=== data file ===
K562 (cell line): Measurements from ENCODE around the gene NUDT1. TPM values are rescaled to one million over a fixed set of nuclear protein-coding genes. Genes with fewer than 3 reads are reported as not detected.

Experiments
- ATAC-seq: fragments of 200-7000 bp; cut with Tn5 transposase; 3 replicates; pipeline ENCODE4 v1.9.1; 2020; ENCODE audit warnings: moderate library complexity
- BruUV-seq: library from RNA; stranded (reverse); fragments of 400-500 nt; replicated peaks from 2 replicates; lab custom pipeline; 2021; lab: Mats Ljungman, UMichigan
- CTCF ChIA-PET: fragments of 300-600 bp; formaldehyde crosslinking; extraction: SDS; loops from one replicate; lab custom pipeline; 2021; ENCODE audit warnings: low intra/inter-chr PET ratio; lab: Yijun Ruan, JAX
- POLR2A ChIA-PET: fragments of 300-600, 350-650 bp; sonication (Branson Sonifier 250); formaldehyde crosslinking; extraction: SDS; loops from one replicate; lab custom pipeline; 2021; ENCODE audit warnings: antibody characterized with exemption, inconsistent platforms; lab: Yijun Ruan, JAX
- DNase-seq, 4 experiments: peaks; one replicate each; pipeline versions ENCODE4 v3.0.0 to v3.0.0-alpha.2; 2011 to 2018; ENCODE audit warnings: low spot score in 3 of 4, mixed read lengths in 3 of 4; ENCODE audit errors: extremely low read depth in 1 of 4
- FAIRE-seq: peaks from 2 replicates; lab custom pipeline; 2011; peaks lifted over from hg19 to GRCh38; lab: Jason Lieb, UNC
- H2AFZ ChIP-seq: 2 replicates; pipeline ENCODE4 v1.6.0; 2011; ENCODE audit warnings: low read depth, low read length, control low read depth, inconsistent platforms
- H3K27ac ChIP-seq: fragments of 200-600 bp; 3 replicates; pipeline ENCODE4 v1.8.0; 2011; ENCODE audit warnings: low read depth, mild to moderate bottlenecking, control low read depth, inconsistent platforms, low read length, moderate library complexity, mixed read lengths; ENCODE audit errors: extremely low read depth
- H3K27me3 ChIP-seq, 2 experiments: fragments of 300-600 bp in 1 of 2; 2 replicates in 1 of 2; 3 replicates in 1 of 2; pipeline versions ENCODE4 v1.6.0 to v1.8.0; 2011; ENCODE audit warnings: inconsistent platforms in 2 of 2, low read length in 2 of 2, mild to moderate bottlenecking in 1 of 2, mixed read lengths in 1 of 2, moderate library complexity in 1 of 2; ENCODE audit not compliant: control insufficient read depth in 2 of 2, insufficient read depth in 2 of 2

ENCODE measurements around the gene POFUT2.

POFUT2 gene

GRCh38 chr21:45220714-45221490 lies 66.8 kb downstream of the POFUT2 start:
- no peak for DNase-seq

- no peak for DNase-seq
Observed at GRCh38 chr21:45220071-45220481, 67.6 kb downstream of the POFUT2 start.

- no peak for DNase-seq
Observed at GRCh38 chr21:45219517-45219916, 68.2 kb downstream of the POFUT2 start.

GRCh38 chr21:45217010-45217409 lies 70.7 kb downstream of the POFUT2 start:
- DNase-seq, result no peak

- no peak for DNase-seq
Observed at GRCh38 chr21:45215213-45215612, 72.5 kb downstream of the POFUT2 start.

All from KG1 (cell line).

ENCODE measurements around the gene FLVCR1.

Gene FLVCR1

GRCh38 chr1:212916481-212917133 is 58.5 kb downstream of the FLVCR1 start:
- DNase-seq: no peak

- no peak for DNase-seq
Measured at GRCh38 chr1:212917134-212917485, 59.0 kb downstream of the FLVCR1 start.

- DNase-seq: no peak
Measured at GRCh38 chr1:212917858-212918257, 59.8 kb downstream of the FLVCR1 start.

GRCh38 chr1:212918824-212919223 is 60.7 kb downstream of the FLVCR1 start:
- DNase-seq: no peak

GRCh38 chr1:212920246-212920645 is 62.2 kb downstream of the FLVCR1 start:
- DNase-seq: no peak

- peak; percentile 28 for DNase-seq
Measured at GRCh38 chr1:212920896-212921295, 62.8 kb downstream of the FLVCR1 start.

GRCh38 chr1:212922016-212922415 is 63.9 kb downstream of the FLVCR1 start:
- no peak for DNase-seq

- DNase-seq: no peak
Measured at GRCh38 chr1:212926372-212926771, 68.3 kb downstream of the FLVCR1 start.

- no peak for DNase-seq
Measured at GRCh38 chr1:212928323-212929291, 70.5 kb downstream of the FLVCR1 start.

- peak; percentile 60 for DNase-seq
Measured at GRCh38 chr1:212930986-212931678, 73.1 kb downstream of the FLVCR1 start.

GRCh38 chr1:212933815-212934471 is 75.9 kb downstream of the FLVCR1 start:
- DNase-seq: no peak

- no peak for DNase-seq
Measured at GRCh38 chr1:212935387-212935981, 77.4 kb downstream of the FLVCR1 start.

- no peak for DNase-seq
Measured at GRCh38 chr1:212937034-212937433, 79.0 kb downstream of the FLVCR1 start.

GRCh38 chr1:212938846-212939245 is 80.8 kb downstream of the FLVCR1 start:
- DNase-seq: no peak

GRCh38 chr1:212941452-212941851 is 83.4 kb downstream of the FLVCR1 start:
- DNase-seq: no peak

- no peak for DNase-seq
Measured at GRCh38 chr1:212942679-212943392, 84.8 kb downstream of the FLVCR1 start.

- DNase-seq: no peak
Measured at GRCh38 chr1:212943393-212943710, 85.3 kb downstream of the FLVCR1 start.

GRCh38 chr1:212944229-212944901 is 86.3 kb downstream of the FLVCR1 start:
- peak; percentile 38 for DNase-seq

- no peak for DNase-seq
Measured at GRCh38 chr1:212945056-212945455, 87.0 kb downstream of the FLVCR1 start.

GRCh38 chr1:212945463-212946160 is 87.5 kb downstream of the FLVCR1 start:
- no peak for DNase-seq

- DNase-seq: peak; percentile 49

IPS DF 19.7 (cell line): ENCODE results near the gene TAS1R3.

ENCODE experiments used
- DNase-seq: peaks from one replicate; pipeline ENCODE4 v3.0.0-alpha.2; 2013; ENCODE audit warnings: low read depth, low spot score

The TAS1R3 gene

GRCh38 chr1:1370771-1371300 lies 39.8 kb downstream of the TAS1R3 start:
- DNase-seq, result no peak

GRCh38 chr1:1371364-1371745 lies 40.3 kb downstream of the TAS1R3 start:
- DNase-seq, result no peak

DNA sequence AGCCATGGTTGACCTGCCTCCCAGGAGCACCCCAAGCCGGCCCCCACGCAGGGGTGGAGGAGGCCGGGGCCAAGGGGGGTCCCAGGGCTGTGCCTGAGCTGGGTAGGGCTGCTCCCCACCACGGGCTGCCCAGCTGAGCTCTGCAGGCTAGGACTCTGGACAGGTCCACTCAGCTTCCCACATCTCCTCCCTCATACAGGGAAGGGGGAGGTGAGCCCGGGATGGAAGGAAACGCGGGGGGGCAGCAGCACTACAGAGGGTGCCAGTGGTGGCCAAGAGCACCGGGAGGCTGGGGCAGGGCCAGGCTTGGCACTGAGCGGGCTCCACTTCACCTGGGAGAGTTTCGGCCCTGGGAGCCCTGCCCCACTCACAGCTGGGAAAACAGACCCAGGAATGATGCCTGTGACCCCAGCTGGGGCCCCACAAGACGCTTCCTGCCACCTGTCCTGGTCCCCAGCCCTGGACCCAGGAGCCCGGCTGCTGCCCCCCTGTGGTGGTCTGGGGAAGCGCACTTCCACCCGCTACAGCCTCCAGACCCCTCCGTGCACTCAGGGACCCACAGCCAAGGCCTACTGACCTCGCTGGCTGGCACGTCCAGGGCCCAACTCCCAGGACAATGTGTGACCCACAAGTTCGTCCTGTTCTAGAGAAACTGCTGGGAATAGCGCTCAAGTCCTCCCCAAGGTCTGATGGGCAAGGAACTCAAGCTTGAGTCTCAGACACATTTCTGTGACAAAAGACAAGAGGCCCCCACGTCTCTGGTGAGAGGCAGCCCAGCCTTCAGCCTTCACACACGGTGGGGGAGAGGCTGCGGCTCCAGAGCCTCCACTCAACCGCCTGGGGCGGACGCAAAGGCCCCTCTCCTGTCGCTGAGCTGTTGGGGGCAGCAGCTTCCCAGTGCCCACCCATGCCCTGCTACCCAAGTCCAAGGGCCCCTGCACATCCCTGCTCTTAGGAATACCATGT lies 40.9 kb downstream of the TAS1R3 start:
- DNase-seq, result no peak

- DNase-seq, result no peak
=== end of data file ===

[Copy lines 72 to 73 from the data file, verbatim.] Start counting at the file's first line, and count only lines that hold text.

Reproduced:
GRCh38 chr1:1370771-1371300 lies 39.8 kb downstream of the TAS1R3 start:
- DNase-seq, result no peak